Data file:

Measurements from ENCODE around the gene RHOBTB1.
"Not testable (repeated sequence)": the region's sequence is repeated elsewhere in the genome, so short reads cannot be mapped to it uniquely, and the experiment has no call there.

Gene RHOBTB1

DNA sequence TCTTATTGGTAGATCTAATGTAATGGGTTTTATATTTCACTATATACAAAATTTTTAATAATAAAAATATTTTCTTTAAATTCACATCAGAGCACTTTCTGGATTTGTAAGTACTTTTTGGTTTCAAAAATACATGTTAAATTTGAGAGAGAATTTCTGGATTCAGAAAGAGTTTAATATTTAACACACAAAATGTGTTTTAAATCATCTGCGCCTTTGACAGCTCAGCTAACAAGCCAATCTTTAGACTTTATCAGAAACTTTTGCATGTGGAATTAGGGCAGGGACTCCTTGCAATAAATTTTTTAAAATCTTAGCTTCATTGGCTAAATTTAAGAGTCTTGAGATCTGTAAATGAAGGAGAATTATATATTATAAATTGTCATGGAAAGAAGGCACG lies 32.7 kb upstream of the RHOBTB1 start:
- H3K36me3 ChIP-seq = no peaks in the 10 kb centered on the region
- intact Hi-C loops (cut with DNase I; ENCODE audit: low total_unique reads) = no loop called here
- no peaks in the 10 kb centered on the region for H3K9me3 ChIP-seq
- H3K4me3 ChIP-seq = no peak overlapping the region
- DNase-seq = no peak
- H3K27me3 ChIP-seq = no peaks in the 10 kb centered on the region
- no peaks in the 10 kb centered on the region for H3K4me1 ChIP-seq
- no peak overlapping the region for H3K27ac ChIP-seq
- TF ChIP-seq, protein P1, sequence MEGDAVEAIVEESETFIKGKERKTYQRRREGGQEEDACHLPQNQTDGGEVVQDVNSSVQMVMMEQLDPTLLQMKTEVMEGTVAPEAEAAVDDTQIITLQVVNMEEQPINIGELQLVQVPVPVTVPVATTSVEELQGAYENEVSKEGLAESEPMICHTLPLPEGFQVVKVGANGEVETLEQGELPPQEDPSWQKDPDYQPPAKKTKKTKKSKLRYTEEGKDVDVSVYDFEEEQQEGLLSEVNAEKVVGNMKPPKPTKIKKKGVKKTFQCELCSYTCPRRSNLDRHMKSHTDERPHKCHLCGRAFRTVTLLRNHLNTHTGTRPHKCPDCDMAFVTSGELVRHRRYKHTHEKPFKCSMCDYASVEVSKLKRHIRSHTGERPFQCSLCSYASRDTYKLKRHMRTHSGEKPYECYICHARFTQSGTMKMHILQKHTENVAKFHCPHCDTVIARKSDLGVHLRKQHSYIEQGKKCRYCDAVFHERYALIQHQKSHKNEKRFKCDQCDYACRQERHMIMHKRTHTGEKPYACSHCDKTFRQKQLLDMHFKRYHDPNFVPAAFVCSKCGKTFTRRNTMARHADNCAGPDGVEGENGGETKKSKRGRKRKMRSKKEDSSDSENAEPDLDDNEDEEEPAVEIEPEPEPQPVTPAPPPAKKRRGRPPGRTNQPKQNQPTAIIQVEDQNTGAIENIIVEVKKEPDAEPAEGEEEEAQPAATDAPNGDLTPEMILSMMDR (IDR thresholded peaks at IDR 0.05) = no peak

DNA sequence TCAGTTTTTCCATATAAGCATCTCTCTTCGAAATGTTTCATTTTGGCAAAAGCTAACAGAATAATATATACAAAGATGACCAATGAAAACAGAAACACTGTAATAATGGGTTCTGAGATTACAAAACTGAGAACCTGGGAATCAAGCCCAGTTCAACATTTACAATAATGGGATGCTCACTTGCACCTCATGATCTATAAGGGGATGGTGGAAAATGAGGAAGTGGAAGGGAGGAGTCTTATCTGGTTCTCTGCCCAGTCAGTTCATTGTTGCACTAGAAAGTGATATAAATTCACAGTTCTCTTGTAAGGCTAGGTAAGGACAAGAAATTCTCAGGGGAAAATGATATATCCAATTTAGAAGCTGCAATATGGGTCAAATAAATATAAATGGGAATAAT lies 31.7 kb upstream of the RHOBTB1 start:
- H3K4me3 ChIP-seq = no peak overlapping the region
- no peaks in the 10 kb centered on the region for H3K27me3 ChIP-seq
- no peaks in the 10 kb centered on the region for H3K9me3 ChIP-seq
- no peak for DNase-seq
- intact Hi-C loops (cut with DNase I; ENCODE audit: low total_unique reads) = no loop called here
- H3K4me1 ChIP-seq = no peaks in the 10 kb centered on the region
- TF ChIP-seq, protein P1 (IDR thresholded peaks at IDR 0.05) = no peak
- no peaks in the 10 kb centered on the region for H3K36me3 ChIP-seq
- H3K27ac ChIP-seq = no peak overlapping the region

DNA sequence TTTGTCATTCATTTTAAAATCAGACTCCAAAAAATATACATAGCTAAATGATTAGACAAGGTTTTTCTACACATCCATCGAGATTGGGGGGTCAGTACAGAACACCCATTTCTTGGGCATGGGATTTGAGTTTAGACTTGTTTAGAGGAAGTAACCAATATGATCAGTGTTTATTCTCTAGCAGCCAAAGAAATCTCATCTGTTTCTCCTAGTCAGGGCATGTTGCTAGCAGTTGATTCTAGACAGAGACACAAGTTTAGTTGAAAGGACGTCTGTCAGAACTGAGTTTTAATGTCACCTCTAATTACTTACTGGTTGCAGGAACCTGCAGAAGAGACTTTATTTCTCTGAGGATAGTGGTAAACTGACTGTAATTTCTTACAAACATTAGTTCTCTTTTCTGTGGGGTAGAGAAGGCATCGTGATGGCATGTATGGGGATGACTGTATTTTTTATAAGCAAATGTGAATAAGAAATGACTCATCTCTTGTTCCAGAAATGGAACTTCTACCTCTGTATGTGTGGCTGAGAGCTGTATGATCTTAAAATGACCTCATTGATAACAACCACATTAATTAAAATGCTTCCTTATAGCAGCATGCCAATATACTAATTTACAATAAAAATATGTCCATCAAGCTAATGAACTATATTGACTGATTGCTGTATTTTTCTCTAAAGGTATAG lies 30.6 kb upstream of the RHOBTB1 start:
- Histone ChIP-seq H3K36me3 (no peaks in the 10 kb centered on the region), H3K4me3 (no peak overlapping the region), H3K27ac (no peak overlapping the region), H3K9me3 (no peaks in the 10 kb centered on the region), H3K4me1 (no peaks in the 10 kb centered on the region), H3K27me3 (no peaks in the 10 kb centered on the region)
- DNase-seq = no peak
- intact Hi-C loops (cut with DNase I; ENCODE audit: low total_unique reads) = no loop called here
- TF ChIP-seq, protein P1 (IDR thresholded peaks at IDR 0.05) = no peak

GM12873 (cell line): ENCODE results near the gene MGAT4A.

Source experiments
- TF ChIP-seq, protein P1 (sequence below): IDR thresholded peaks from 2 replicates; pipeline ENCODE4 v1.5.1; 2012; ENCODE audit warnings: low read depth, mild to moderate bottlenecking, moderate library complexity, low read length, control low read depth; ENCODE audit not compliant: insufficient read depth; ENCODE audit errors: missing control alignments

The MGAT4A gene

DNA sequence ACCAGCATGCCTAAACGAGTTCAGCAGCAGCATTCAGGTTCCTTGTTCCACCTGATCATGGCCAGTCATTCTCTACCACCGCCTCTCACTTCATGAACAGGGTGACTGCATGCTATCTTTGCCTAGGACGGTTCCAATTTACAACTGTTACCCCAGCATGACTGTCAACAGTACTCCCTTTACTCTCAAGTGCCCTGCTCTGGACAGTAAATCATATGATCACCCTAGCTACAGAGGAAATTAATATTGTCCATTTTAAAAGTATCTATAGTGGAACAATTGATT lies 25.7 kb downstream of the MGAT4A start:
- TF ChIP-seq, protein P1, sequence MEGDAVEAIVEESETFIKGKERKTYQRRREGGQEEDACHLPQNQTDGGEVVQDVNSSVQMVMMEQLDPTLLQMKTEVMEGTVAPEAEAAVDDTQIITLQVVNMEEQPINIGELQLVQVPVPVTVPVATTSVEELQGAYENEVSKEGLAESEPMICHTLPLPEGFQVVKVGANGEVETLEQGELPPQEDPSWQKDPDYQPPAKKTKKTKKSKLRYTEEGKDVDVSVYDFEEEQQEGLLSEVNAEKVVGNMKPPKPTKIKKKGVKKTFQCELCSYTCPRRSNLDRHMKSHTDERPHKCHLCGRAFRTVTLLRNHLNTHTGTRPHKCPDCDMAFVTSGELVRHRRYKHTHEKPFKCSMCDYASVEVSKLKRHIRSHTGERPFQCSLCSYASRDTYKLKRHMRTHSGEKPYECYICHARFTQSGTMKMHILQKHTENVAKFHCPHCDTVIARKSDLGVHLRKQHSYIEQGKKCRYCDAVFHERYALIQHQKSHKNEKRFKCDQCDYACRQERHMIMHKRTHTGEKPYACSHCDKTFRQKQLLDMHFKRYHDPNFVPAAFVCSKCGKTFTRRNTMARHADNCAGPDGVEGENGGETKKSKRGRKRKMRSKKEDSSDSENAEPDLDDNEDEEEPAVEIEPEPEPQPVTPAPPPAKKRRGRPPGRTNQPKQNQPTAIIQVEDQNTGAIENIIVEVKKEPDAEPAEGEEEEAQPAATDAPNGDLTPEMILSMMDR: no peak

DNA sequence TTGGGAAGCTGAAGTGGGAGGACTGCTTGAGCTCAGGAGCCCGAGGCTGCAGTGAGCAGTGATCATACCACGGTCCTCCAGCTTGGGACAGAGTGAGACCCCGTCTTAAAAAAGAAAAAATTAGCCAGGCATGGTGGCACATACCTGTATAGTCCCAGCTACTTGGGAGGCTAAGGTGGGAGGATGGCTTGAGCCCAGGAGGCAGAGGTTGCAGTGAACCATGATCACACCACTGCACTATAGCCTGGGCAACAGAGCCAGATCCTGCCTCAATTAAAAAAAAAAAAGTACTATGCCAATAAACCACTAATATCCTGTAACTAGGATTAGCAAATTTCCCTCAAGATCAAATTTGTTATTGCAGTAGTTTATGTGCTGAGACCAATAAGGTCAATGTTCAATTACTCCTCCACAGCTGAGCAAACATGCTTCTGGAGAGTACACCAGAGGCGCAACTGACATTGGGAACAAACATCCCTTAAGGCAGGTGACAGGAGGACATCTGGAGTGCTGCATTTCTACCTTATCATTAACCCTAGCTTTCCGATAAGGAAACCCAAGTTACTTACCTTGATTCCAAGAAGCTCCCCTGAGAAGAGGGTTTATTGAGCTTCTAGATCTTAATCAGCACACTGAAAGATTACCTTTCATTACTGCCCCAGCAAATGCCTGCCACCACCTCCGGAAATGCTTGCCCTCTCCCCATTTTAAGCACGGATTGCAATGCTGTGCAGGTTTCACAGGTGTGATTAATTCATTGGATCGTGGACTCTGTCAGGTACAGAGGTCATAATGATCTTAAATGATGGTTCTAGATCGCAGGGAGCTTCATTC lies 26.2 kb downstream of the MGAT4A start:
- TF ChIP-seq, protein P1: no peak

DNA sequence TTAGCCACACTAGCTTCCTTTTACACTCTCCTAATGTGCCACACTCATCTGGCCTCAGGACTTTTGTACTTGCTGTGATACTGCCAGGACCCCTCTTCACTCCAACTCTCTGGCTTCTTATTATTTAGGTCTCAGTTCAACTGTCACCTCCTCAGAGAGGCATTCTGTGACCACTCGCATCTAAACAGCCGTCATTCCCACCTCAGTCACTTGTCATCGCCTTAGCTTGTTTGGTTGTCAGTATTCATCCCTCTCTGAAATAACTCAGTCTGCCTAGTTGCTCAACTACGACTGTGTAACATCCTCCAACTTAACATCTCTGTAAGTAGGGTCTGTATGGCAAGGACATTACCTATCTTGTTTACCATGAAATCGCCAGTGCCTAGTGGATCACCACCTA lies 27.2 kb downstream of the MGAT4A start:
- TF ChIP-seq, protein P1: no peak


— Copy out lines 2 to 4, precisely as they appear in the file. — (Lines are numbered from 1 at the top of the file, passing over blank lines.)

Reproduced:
"Not testable (repeated sequence)": the region's sequence is repeated elsewhere in the genome, so short reads cannot be mapped to it uniquely, and the experiment has no call there.

Gene RHOBTB1

DNA sequence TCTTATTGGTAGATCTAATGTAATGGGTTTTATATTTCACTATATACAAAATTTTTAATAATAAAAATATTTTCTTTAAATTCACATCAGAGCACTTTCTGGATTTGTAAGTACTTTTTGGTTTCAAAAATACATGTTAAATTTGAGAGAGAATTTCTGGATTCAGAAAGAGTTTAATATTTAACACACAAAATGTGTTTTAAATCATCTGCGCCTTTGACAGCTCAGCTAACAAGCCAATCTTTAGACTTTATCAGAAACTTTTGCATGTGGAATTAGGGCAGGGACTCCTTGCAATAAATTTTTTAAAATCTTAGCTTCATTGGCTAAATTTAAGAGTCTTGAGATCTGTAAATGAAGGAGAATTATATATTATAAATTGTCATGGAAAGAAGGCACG lies 32.7 kb upstream of the RHOBTB1 start: